Alaska in Brief
Proponents of Alaska Long Trail pitch 14 projects as steps toward ambitious 500-mile goal
The summit of the Crow Pass Trail in the Chugach National Forest is seen on Sept. 13, 2020. The existing 26-mile trail, which runs from Girdwood to Eagle River, would be incorporated into a 500-mile network stretching from Seward to Fairbanks if the Alaska Long Trail project becomes a reality. (Photo by Yereth Rosen/Alaska Beacon)
An ambitious project to create a 500-mile network of connected Alaska trails would move a few steps closer to reality if state lawmakers approve funding for selected pieces of it, advocates say.
The Alaska Long Trail project envisions a trail system running from the Gulf of Alaska coastline in Seward to the boreal forest in the Interior part of the state. There are already established trails in the corridor, notably in the Chugach National Forest, Chugach State Park and Denali State Park; the challenge is getting those sections to connect into a vast system similar to the Appalachian Trail on the East Coast and the Pacific Crest Trail on the West Coast.
The nonprofit group Alaska Trails, the organization promoting the Alaska Long Trail project, is seeking about $9.5 million in legislative appropriations in the coming year’s budget for 14 projects from the Anchorage area to Fairbanks.
“We are hopeful that we are able to fund projects up and down the length of the trail,” Haley Johnston, trails initiative manager for the organization, told lawmakers on Monday during a noon “lunch and learn” presentation at the Capitol.
The state is not the only source of money for the trail projects, each of which stand on their own as worthwhile investments, Johnston said. Other sources include the federal government and private foundations, she said. For example, a project that survived Dunleavy’s veto pen, a bridge to replace a hand tram crossing a steep ravine on the Winner Creek trail system in Girdwood, is being paid for by a combination of about $1 million from the state and $550,000 from the Girdwood Valley Service Area within the municipality of Anchorage, Johnston said. The hand tram has been closed since 2019, when there were two serious accidents, one of them fatal. Getting a new crossing at the site is important to Alyeska Resort and other tourism operators in the area, Johnston said. “It’ll reopen a loop which had been closed for a while,” she said.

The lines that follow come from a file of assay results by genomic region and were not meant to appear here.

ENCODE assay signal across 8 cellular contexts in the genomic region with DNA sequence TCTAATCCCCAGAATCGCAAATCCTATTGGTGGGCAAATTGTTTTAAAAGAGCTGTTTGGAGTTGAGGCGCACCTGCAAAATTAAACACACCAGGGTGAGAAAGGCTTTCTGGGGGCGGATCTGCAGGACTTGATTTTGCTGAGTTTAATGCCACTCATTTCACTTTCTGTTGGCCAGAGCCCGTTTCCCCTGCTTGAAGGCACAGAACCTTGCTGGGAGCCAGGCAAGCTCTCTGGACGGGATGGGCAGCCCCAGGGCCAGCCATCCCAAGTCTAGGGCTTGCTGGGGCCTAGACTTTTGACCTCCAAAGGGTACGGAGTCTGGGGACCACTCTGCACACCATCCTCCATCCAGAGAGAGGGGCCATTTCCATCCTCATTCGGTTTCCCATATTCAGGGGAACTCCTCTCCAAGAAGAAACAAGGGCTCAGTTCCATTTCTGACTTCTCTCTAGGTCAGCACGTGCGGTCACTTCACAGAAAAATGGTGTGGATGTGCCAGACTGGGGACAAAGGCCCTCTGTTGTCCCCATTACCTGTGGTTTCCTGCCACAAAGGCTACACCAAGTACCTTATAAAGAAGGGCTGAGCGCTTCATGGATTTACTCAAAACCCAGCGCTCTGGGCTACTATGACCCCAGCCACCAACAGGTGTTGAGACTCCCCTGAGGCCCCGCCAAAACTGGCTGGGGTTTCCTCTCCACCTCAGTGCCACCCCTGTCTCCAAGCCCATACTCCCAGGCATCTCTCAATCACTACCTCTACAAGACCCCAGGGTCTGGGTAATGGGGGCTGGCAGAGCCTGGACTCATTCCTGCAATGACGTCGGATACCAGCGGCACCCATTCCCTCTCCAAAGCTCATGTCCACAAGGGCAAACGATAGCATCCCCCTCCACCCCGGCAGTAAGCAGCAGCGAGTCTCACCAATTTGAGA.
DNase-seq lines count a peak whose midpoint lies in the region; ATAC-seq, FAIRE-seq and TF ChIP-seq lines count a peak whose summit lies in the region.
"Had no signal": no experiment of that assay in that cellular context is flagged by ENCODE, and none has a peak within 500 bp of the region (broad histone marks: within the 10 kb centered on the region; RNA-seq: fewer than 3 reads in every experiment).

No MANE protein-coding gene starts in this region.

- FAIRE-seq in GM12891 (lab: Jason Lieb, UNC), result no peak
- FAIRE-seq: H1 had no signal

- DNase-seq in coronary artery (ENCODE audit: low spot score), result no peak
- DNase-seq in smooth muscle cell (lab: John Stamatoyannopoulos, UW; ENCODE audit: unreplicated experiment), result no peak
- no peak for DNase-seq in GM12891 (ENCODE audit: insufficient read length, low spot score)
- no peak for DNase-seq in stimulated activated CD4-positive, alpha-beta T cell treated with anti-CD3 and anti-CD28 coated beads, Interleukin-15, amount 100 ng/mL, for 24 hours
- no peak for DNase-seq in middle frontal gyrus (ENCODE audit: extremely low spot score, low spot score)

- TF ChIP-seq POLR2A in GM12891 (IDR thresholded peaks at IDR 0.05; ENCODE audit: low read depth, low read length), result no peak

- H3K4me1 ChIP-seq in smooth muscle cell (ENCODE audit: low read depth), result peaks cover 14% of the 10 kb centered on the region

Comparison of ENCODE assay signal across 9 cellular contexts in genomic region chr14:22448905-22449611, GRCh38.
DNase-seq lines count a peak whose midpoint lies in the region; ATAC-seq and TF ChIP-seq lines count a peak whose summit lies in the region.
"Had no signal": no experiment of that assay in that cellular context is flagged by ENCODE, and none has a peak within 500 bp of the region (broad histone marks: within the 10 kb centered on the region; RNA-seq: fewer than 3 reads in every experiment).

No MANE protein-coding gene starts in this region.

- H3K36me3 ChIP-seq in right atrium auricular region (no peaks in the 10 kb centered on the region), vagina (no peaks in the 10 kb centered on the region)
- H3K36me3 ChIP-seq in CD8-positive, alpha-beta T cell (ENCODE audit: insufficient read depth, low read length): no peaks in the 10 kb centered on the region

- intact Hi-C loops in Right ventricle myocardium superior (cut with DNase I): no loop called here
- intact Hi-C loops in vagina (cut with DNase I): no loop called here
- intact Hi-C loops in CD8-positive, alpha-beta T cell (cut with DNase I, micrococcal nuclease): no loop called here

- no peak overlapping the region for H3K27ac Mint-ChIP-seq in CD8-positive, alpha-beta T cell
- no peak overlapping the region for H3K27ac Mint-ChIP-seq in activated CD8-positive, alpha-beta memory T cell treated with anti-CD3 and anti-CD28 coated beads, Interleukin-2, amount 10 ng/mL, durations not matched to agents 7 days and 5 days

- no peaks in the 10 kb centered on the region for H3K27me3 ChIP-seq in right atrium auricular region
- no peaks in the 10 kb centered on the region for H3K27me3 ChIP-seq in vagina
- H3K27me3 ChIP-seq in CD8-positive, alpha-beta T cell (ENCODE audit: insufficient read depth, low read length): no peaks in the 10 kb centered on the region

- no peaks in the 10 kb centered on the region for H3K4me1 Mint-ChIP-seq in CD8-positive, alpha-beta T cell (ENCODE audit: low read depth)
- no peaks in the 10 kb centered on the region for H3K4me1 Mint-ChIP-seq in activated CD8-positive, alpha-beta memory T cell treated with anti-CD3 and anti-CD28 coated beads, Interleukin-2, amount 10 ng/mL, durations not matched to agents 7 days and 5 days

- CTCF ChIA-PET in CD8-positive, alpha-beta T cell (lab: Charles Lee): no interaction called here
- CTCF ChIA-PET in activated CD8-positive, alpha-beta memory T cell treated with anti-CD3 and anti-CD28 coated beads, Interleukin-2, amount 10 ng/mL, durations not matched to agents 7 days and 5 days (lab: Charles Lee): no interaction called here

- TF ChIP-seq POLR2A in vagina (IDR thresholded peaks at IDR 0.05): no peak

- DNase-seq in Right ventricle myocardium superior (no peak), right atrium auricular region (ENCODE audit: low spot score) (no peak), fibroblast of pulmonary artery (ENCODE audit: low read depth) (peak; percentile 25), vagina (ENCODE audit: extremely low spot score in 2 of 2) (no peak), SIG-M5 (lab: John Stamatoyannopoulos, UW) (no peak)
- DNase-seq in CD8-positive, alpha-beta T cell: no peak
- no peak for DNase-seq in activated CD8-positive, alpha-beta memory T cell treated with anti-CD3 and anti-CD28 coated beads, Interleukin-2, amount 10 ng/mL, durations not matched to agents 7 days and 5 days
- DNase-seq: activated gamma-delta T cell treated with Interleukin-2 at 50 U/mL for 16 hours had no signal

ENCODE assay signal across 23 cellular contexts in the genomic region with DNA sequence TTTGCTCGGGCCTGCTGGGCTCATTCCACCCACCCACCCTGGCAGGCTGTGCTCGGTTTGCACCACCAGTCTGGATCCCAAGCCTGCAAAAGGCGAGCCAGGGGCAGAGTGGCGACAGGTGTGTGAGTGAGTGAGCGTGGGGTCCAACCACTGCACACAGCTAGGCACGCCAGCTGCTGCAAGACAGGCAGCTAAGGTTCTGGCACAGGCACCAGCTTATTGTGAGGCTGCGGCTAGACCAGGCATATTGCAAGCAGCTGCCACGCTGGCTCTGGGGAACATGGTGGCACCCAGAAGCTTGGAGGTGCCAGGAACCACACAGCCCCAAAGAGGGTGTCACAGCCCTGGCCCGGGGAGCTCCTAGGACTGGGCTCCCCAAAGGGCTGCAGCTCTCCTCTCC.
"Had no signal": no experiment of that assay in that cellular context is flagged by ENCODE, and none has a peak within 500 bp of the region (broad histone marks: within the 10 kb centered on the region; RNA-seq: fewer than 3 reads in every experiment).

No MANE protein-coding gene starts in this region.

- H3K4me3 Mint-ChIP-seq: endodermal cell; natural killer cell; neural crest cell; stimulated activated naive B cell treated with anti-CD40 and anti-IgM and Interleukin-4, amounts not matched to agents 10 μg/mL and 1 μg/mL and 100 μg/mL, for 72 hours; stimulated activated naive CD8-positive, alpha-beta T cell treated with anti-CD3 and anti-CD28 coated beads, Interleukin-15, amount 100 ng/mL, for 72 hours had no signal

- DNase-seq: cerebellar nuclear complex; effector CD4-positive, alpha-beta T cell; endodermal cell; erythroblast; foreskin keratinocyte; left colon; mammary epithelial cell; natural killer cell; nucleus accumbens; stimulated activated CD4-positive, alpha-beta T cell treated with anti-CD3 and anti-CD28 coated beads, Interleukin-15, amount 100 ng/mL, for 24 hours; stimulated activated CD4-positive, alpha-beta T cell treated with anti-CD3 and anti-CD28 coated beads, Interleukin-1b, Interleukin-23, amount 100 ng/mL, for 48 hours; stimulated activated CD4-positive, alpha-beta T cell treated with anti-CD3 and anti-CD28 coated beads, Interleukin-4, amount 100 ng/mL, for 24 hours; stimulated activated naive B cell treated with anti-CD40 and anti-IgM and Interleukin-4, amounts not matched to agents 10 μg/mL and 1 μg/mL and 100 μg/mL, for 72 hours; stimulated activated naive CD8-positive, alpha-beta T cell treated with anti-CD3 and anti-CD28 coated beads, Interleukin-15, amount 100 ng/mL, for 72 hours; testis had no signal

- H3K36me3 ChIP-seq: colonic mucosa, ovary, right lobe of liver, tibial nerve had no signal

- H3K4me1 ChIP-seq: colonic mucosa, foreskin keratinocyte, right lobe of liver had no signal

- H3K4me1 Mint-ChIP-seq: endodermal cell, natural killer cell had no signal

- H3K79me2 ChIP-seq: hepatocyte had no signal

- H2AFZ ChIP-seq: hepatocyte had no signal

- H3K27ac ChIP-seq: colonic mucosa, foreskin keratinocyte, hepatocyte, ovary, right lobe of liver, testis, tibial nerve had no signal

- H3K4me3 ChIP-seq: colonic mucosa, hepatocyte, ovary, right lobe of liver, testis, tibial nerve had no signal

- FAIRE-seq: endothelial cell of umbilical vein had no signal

Federal funding for Alaska Long Trail projects has been important, too, Johnston said. Sen. Lisa Murkowski has been able to secure over $11 million for trails over two fiscal years, plus another $5.5 million in the omnibus bill that passed in December, she said.Of the projects vetoed last year, some wound up with other sources of funding, and some have been resubmitted to the Legislature as requests this year, Haley said.
The organization is “super-grateful for all the funding we received last year,” she said.
The trail project has other economic benefits, she said. “Sometimes investing in the things that’s, like, keeping young, talented people here in our state, investing in things that get folks to move here that counter that outmigration problem is really cool to see,” she said.
State Sen. Bill Wielechowski, D-Anchorage, is among the fans of the Alaska Long Trail.
“We all know how spectacular Alaska is. This is another opportunity for us to share Alaska’s incredible beauty and our wilderness with the rest of the world,” he said in his introduction to Johnston’s presentation. “It would bring people from all over the world and give them an opportunity to see our great state.”
It is “realistic” to expect the part of the trail from Seward to the Matanuska-Susitna Borough to be completed within about 10 years, Johnston said. The rest will take longer, she said.
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